When we were children our limitations were not defined by difficulty. Our limitations were not defined by

failure – even repeated failure. So what has changed? Why do babies, with inferior motor skills, reasoning ability, and general physical and mental strength, why do they have a nearly 100% success rate in overcoming their big challenges, while teenagers often falter and fail before theirs?

Wow, convicting, right? The truth is that as we get older, we begin to conform to societal norms. Our American society believes that teenagers are defined by their emotional outbursts, their angry rebellion, their constant disrespect, and their alienation from community. As we begin to believe that definition, we begin to conform.

But this has not always been the definition for adolescence. The word “teenager” actually was not used until the mid 1900s. Before then, you were either a child or an adult. Read more about the Myth of Adolescence here. Our current culture has created this hormone fraught middle stage of self-discovery. And so this age group of thirteen to nineteen conform. We disrespect our parents, we ignore our family, we put in a minimal amount of effort, we focus on ourselves and our circle of friends – in a nutshell, we settle for the path of least resistance. I say “we,” because I am guilty.

When I first read Do Hard Things, I was super eager to jump headfirst into this life of doing difficult things. And to be quite honest, I thinkI’ve done a decent job so far. But recently, I’ve been falling into the teenager-syndrome trap. I have begun to feel apathetic. Instead of wanting to do my absolute best no matter the work, I want to scrape by with minimal effort to achieve a suitable result. Rather than finding myself excited about new challenges, I find myself feeling stressed. Rather than wanting to work hard, I am unmotivated. Maybe it is just Senioritis. But call it what you may, I am conforming to society’s standards.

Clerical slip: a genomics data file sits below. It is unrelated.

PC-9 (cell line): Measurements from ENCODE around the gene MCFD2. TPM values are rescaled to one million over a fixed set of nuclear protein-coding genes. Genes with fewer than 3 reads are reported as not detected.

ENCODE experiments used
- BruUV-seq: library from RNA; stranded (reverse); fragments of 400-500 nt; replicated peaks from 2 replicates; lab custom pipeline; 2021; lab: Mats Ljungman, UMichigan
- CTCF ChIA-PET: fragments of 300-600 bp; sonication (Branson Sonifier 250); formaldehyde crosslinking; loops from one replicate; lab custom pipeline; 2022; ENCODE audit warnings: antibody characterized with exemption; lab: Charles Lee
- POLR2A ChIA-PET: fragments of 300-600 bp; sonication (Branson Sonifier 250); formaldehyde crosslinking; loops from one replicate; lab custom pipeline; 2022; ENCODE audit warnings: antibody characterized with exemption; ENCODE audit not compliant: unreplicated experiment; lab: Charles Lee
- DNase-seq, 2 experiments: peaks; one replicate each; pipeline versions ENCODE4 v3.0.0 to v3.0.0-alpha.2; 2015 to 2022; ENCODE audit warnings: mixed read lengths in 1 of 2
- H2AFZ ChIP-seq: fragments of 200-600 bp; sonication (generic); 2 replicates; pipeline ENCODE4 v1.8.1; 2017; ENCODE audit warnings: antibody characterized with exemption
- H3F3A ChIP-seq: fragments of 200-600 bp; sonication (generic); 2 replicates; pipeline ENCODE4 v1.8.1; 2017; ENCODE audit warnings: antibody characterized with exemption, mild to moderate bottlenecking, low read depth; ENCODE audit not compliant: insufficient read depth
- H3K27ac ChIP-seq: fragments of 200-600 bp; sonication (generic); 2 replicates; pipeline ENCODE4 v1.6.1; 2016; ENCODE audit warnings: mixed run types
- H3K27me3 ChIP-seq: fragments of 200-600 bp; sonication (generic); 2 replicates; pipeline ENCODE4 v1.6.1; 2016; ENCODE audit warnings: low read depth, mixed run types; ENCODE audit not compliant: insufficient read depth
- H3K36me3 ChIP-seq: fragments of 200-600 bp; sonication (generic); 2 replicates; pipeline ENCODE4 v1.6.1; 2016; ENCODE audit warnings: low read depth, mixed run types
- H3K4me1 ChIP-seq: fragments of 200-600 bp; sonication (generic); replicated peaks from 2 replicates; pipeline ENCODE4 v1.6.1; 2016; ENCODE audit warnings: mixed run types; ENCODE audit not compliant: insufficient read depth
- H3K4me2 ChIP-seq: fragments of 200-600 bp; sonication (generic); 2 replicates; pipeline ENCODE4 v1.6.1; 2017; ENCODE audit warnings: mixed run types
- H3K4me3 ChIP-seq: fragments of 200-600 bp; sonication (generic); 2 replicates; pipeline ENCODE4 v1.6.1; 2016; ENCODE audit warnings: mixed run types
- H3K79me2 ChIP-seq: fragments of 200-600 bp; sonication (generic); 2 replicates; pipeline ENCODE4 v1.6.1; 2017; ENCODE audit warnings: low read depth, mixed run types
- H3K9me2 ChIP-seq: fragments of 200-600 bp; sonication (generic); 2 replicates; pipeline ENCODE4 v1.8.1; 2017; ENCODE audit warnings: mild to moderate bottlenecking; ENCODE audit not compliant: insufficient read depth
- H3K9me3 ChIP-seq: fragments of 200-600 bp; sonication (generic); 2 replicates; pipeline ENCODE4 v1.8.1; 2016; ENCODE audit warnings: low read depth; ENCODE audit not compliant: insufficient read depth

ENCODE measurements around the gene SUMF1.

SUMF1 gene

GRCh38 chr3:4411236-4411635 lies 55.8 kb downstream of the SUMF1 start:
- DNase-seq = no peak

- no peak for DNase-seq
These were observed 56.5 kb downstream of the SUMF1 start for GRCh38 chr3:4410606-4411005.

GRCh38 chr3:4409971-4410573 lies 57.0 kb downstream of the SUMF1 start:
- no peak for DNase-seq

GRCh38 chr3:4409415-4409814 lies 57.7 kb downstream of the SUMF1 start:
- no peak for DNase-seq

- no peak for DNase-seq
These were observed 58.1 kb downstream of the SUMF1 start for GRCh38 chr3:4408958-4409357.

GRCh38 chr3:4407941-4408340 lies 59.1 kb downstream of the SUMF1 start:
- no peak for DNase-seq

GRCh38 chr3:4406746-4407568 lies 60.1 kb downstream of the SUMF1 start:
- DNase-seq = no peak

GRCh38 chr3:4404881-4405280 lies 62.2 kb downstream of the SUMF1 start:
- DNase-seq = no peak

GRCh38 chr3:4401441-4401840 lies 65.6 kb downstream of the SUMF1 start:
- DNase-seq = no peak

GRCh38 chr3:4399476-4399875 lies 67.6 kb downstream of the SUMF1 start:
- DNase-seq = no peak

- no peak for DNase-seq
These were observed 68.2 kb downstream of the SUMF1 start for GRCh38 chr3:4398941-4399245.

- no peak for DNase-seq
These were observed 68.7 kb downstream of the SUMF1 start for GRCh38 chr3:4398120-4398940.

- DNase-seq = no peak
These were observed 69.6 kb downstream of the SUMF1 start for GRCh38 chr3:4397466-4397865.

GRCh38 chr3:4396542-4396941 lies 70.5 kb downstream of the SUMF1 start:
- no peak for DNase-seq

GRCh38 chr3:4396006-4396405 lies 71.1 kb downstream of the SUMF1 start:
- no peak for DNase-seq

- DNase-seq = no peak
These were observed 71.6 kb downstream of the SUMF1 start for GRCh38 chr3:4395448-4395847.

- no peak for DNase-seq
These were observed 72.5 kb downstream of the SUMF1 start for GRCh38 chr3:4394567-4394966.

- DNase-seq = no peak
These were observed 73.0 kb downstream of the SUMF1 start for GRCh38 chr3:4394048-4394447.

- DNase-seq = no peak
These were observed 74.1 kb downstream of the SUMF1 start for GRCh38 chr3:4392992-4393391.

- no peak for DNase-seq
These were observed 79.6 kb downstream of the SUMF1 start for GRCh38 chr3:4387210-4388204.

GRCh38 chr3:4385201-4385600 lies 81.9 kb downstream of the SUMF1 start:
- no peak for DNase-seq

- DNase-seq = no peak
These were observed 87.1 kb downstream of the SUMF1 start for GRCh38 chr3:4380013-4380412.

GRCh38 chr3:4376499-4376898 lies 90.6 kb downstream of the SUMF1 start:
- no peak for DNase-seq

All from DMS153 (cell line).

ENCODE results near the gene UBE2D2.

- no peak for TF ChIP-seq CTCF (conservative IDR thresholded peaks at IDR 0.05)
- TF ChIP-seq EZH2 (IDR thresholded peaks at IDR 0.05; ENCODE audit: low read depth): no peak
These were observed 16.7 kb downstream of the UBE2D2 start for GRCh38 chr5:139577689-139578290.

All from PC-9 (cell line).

So do not conform any longer to the pattern of this world, but be transformed by the renewing of your mind. Then you will be able to test and approve what God’s will is—his good, pleasing and perfect will.

(Romans 12:2)

I feel like instead of being renewed, my mind is beginning to atrophy. However, 2 Timothy 1:7 says that God has given me “a sound mind.” A life of complacency is not the life God has called me to. He has called me to a purposeful life.

Teenagers have such a neat opportunity to impact the world. Yes, we are emotional, but passion and zeal can be used to make a difference. Our society tells us to settle for the party on Friday night. But God says run after those social issues, fight for injustice, get involved in politics – stand out in the world. One of the best feelings in the world is to join with other like-minded people to stand for something that you believe in – something that is greater than yourself. Often our greatest rewards are discovered when we step outside our comfort zone.

No matter what stage of life you are in, I encourage you to take on new challenges. Do not let your limitations be defined by difficulty or failure. Do not let your life be defined by the world. Instead, let God transform your mind as you seek to understand His purpose. Let God rock your world.

For a little joy and inspiration today, watch this lyric video to one of Jamie Grace’s songs. My prayer and desire is that I do not lose my desire to do hard things. One person can change the world. My dear friend Ellie decorated a canvas for me with these words from Mother Theresa: “I used to believe that prayer changes things, but now I know that prayer changes us and we change things.” God has equipped us with everything we need. Do not let your mind and soul fall asleep. Wake up! Let prayer change you. And then goand do life BIG!